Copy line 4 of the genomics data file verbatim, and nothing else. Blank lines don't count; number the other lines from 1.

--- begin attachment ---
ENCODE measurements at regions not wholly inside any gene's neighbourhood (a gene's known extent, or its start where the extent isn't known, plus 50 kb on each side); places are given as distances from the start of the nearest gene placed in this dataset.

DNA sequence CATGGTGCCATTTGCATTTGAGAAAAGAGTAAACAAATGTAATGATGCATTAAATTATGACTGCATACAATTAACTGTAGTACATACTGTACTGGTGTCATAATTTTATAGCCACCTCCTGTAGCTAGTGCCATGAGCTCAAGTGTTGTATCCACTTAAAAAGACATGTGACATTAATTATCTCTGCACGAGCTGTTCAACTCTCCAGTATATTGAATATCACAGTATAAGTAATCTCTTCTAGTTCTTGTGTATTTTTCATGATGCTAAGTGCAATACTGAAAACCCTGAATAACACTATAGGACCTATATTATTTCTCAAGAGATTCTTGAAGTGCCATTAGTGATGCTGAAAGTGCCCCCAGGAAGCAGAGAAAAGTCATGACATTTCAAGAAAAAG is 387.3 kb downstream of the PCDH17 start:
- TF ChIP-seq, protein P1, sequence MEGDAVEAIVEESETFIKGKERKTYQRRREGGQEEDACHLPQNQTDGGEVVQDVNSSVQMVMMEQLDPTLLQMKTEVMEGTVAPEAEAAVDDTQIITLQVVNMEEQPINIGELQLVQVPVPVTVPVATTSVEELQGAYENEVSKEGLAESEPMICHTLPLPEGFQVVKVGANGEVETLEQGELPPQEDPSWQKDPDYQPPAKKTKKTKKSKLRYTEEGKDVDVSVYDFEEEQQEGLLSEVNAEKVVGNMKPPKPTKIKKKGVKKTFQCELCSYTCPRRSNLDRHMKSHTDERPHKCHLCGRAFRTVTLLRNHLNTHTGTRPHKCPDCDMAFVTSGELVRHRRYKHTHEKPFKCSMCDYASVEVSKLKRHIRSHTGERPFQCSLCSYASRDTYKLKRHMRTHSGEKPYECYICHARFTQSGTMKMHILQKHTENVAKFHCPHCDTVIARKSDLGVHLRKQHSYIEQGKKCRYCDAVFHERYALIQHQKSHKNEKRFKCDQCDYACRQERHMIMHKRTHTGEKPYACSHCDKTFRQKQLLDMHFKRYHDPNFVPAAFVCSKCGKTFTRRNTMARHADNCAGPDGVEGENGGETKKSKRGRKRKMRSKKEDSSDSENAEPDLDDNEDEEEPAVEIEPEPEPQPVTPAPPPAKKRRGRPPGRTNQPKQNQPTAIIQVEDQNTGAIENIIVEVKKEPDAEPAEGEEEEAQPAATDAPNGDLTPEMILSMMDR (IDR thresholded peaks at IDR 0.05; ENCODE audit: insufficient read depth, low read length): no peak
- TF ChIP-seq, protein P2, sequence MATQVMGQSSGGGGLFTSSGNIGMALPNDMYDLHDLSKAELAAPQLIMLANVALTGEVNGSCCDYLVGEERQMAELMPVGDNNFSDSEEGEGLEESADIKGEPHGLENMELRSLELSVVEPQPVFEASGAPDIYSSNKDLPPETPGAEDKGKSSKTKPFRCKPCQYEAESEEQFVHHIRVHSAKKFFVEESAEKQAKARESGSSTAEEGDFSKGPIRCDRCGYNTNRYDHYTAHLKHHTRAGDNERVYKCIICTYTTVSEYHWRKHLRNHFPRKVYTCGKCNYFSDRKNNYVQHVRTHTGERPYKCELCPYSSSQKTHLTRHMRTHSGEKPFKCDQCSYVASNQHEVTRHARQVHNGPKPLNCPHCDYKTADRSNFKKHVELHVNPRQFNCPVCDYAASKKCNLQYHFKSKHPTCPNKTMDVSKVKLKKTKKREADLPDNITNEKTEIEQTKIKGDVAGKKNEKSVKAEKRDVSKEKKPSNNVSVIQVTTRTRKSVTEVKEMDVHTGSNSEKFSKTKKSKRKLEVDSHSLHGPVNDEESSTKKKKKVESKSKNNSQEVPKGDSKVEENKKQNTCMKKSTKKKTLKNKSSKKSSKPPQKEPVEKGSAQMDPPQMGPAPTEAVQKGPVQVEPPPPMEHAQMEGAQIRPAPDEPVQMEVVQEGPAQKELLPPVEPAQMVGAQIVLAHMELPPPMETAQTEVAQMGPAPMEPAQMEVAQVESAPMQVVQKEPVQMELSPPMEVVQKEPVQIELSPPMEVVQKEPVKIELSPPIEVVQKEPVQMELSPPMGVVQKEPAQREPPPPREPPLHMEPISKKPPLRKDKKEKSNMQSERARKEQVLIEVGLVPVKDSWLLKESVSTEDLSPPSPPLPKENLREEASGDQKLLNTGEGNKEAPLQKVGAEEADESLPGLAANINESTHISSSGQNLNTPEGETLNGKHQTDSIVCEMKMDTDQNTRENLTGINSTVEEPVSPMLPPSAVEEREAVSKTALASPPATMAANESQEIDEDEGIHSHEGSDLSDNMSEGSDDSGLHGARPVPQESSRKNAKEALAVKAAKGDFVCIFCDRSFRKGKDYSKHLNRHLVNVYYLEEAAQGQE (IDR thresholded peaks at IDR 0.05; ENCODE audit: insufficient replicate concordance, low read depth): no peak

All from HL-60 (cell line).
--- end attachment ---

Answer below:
- TF ChIP-seq, protein P2, sequence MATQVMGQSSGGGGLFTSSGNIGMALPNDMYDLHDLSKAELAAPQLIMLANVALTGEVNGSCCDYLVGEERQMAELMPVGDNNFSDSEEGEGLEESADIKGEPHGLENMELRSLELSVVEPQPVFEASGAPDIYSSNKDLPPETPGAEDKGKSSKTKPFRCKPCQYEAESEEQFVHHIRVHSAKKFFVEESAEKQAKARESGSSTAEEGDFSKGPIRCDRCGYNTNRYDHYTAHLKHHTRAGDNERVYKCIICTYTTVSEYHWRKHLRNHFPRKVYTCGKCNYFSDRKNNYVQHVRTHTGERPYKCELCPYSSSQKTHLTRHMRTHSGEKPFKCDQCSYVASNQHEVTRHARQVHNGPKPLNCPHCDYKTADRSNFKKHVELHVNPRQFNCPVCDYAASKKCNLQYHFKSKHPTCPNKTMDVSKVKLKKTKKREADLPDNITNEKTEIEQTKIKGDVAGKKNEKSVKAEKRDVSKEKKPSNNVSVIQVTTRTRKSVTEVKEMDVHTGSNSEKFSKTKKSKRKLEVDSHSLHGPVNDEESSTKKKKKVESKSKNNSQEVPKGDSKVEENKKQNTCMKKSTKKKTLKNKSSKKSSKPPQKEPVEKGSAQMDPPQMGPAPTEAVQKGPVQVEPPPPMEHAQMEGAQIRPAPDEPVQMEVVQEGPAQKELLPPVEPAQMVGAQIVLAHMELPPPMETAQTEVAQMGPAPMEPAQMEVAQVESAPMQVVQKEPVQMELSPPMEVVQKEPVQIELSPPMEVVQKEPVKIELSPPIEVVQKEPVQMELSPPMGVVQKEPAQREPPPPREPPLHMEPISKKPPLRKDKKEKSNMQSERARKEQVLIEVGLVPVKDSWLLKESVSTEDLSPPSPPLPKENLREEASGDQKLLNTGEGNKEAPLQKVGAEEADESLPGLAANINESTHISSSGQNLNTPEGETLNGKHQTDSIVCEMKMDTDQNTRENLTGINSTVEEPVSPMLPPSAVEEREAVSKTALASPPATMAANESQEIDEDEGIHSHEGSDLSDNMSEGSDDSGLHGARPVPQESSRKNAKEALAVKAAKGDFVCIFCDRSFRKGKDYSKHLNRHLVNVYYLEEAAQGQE (IDR thresholded peaks at IDR 0.05; ENCODE audit: insufficient replicate concordance, low read depth): no peak